4:43 PM EDT, September 19, 2013
Maybe if it was a veteran kicker and he missed two field goals in the previous game, the concern wouldn't be so great. But when it is Justin Tucker and it is only game No. 2 of his second season, there is a lot of interest.
Tucker was spectacular as an undrafted rookie last season. Not only did he unseat veteran Billy Cundiff as the starter, but he converted 30 of 33 field goal attempts and his 90.9 percent success was the second-best by a rookie kicker in NFL history.
Tucker was Mr. Automatic but then came last Sunday.
The Houston native missed field goals of 50 and 44 yards as both sailed wide right in the first half of the Ravens' 14-6 victory against the Cleveland Browns. But people want to know how Tucker will handle the adversity.
There is more.
Houston's second-year kicker Randy Bullock has converted one of five field goals, and missed three last week in the Texans' overtime win against Tennessee. Two were 50-yarders in the first half and Bullock also missed a 46-yard attempt at the end of regulation which sent the game into overtime.
The psyche of kickers can be very fragile.
"Sophomore year is a tough year," said former Ravens long time kicker Matt Stover. "As a kicker you know what is coming now in year two. The job is all yours and you have been doing it all year, unlike college where you are in school.
"Both of these kickers have high expectations and they aren't used to overcoming misses. Also, the first home game is tough because you're pretty jacked up. There is a lot more going on for these young men in their second year."
Bullock got a vote of confidence from Texans CEO Bob McNair and Tucker got similar sentiments from his teammates and the Ravens coaching staff. Tucker once missed two field goals in a college game while at Texas.
He still hasn't forgotten those, but he did get over them.
"Actually, it was my first college game placekicking," Tucker said. "It was my junior year, we were at Reliant Stadium playing Rice to open our season and I was two for four on the day. The misses came from 54 and 44 yards.
"I ended up going 23 of 27 for the season, a good year for a college kicker. When you miss, it's one of those situations where you have to have a short memory and put it behind you. You don't necessarily go to the drawing board and do a re-evaluation of everything you've done."
If you're concerned about the kid, don't be. When the Ravens had their first practice of the week Wednesday, Tucker was on the field working out before the opening horn. That's not unusual.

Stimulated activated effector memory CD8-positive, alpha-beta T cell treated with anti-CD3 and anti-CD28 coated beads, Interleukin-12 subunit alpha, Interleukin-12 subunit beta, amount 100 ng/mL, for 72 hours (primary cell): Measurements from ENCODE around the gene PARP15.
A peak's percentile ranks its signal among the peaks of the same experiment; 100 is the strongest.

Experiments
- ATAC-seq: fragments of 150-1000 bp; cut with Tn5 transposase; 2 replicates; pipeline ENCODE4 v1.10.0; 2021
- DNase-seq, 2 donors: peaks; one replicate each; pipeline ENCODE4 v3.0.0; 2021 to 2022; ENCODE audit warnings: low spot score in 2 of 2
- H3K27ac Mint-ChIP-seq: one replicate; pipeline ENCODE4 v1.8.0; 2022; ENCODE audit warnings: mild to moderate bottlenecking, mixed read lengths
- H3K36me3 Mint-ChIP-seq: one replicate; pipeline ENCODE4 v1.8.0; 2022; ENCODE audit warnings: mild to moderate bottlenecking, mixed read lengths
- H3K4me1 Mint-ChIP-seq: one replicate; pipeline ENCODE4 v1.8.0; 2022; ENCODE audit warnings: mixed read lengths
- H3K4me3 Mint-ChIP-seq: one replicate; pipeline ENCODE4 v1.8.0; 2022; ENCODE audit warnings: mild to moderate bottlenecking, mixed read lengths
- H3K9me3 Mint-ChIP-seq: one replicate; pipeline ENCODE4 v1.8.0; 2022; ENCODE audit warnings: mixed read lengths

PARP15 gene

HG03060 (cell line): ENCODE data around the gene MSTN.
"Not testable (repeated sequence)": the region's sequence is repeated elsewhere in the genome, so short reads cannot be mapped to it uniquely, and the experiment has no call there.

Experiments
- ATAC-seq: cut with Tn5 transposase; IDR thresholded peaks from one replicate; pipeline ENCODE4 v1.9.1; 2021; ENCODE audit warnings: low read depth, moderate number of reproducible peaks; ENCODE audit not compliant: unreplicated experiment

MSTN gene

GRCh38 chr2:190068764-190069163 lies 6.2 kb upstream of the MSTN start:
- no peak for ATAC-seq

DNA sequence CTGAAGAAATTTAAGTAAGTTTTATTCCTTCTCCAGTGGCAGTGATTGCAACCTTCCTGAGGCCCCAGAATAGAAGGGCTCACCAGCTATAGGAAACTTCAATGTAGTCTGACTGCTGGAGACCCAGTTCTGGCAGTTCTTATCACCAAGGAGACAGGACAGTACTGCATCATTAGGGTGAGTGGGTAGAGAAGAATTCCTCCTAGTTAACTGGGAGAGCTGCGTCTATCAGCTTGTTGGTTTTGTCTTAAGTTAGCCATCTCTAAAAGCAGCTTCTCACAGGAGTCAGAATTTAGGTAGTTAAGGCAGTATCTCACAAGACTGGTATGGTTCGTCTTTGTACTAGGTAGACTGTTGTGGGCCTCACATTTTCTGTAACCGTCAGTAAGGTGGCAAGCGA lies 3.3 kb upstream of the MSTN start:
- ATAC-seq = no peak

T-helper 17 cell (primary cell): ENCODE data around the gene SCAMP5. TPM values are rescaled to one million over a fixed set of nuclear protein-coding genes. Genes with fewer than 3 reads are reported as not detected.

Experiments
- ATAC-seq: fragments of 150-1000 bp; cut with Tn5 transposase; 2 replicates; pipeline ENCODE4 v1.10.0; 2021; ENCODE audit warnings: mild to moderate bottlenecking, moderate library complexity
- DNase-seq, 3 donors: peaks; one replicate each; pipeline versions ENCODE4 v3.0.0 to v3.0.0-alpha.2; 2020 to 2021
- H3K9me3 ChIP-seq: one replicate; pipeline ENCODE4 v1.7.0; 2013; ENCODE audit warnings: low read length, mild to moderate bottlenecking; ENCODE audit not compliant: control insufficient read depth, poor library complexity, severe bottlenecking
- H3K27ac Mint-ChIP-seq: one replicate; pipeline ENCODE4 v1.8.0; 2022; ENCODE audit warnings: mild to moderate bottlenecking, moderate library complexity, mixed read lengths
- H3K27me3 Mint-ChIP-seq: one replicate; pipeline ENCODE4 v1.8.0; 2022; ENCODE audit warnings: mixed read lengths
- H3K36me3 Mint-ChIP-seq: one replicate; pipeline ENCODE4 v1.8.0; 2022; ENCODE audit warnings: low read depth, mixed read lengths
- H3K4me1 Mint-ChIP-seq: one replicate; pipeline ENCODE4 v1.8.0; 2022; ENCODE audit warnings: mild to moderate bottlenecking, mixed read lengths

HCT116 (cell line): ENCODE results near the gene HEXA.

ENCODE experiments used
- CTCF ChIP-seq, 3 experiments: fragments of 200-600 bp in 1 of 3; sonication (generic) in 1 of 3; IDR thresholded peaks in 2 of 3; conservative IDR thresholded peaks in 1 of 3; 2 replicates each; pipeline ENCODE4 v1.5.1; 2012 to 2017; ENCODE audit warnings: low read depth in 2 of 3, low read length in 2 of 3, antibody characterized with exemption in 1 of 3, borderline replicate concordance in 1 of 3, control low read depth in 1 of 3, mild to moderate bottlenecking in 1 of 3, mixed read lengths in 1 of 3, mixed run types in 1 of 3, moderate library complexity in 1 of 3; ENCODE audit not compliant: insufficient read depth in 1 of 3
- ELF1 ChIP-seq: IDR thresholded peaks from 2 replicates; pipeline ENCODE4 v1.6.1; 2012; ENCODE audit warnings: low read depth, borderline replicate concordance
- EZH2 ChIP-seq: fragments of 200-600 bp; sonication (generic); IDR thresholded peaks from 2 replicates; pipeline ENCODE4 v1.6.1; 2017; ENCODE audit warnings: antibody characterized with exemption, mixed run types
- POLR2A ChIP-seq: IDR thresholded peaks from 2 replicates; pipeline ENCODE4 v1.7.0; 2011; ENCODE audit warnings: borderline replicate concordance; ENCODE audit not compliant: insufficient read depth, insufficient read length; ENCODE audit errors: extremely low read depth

There is still a perception created from the 1950's and 1960's that kickers are overweight, lazy, and just kick a couple of balls before they go home each day after practice.
Tucker is fit and loves to workout. He'll sit down and analyze, but not to the point where he is paranoid and insecure.
"His attitude has been great like it always is," Ravens special teams coach Jerry Rosburg said."He was anxious to get to work and I expect him to get back where he started."
But what happened on those misses?
"The first one he just didn't hit it well," Rosburg said. "The second one I thought he hit pretty well. The wind pushed it a little bit; perhaps he didn't play it just right. He was setting up for the opposite hash and ended up on the right hash. He has a great head on his shoulders. He'll handle this just find. He'll be solid from this point on. I'm very confident in that."
So is Tucker. He doesn't consider himself any different from other players on the field. Kickers miss just like a quarterback throws an interception or a defensive back gives up a long pass.
If you dwell on it too long, you're going to get beat again and more often.
"I would have liked to have had those two opportunities back, but you can't, so you move one," Tucker said. "I may have been called to ice that game in the second half or deliver the game winning field goal in the fourth quarter. You know there will be other opportunities.
"It can be tough at times to just jump into next week, but one thing we pride ourselves on is trying to get better every day, and harness experiences for the next time out regardless if they are positive or not."
Bullock might be feeling that way in Houston. A year ago, he was the first kicker drafted in team history but his season ended on Aug. 26, 2012 when he was put on injured reserve following a torn groin.
In college, he was rated the game's best kicker. Now he will be battling Tucker again. They were rivals in college as Bullock played for Texas A&M. The game Sunday could easily come down to a field goal.
"I follow other guys around the league," Tucker said. "Once you are in it, you kind of realize the challenges and experiences that come with the territory. You know what other guys go through."
Then Tucker said with a smile, "You look across the field, you want to see guys in the same position doing well, but you don't necessarily want them to do well in the fourth quarter with the game on the line."
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